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end of the year and now the board of trustees should go back and not pay any attention to me. and basically telling them, leave me alone. the board had to act. >> and so briefly, do you think that this is-- this is a very much more serious scandal. >> exactly. >> that you have been talking about here. >> right. >> and the nature of the victims and all. do you think this is a moment when the university might review their oversight of college sports? >> there's never been a scandal like this in collegiate letics. because as you say, the nature of the crimes committed and the tragedy of what has gone on with these children. so i would hope so having said that, the past says that in the end of the universities come back to wanting to win games and make money. the bottom line always seems to be the bottom line. >> brown: and games go on saturday. >> saturday at noon. >> brown: john feinstein and jeanette krebs, thank you both very much. >> thank you. >> woodruff: still to come on the "newshour": an oil pipeline delayed; the hunt for radiation hotspots in japan; the slip-ups in the g.o.p. debate and the rediscovery of a native american language.
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but first, the other news of the day. here's hari sreenivasan. >> sreenivasan: there were signs of political progress today in greece and italy, after days of uncertainty that unsettled markets worldwide. respected economists stood ready today to take charge of new governments in both countries. "newshour" correspondent kwame holman narrates our report. >> reporter: behind the darkened windows of this mercedes, lucas papademos-- a former european central bank vice president-- arrived this morning at the greek presidential palace in athens. after four days of intense discussions among political parties, he was named prime minister of an interim unity government. his challenge: to win parliamentary approval of a new bailout for his country that includes additional spending cuts. >> ( translated ): the road will not be easy, but i am convinced that the problems will be resolved. and they will be resolved faster and with less cost and more efficiently if there is unity, understanding and wisdom. >> reporter: and in beleaguered
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italy, there was new urgency to adopt economic reforms as quickly as possible. that would pave the way for prime minister silvio berlusconi to resign and lead to a new, interim regime. just yesterday, interest rates on italy's ten-year bonds soared to higher than 7%-- a level that triggered panic that italy could never repay its debts. but today the country's borrowing rates fell back toward levels considered manageable. it was widely reported the european central bank might be buying up italy's bonds to help stabilize markets. and investors appeared further reassured by growing signs that mario monti will become prime minister after berlusconi leaves office. >> i think mario monti is the person that the markets are waiting for. the former e.u. commissioner, he's been dealing with competition policy. he's internationally respected, he's a very good economist. >> reporter: but on the streets of rome today, some working italians were highly skeptical that things will get much better even with a change of government.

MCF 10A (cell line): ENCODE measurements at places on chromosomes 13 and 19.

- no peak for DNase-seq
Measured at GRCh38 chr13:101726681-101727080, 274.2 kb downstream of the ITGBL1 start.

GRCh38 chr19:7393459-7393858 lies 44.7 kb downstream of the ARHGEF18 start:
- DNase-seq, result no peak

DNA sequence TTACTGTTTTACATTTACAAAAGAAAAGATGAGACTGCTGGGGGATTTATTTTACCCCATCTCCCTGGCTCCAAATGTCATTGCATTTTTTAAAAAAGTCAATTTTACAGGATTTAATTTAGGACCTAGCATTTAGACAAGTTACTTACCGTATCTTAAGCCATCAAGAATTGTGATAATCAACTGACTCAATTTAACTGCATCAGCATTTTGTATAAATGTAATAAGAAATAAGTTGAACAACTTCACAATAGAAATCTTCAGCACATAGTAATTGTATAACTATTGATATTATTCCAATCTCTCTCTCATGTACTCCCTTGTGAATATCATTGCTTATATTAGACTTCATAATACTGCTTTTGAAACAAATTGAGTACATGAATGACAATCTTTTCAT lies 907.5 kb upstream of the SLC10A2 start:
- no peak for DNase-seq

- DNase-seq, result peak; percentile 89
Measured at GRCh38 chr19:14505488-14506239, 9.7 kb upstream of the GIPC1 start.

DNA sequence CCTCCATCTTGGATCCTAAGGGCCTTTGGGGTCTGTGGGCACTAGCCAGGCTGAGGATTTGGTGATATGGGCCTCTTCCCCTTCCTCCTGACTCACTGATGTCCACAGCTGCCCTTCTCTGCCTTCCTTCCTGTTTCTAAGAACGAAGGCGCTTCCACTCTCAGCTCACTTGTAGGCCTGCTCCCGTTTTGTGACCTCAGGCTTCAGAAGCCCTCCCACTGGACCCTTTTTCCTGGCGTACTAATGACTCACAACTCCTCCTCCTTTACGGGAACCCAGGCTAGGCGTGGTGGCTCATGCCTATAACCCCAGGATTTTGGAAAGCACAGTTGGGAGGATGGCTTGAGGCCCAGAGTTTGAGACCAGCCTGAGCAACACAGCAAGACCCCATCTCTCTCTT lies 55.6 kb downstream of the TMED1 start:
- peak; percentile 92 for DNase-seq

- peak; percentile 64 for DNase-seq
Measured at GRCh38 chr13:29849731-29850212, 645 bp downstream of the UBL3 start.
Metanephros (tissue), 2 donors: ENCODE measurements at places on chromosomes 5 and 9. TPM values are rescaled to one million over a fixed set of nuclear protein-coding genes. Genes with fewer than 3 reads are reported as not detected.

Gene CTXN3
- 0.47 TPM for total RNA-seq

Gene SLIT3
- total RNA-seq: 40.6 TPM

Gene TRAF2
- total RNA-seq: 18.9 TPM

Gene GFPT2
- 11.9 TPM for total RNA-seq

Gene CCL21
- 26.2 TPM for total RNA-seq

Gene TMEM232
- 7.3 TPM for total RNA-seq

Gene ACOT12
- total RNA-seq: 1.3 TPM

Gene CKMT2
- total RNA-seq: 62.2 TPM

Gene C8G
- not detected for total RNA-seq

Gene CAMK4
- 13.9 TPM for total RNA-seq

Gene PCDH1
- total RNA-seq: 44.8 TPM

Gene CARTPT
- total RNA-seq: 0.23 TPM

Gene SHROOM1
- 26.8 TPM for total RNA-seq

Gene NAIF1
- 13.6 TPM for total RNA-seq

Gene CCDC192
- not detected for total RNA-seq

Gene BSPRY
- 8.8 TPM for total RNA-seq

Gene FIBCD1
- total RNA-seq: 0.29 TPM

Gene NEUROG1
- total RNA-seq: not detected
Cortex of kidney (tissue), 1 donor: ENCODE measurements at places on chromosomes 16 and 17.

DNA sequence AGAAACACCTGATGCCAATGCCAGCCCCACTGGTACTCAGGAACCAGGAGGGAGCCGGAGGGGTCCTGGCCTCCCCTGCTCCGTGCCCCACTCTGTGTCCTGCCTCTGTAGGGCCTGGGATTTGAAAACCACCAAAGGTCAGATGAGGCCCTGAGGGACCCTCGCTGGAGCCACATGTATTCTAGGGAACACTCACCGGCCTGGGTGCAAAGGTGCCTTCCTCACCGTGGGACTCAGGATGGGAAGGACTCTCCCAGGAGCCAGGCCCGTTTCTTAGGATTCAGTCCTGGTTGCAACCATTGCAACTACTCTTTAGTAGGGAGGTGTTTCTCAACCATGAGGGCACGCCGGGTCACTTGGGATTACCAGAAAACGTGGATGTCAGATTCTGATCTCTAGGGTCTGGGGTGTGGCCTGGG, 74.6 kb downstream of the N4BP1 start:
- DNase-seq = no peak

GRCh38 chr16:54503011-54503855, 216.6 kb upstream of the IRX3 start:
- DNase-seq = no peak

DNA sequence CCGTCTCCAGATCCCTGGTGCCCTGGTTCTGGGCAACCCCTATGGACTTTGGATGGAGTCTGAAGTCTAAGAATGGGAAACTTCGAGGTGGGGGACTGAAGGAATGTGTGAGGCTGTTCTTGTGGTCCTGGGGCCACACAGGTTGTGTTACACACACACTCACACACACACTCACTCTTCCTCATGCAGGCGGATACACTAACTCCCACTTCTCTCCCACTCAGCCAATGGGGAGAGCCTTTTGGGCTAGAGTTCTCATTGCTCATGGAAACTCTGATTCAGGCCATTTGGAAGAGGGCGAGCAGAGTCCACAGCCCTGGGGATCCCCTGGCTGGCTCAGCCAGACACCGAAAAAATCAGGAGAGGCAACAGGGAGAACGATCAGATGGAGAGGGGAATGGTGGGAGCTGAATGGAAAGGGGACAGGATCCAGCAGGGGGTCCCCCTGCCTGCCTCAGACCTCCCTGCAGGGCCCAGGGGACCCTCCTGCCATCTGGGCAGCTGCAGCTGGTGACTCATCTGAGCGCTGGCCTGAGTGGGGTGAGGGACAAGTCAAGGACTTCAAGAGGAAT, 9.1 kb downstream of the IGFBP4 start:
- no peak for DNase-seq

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>> ( translated ): after berlusconi resigns, whoever leads the government will have to invent something to raise wages, provide us with enough work to help families that are at risk. >> reporter: meanwhile, the parliament in portugal today began debating further austerity measures including pay cuts and steep tax hikes. >> sreenivasan: wall street calmed today on the news from europe. stocks also rose on a report that first-time claims for jobless benefits fell last week, for the third time in four weeks. the dow jones industrial average gained nearly 113 points to close just under 11,894. the nasdaq rose three points to close at 2,625. the democratic majority in the u.s. senate blocked a republican effort today to halt new regulations on air pollution. the rules were designed to stop power plant emissions from blowing downwind across state lines. kentucky republican rand paul argued the curbs are too costly,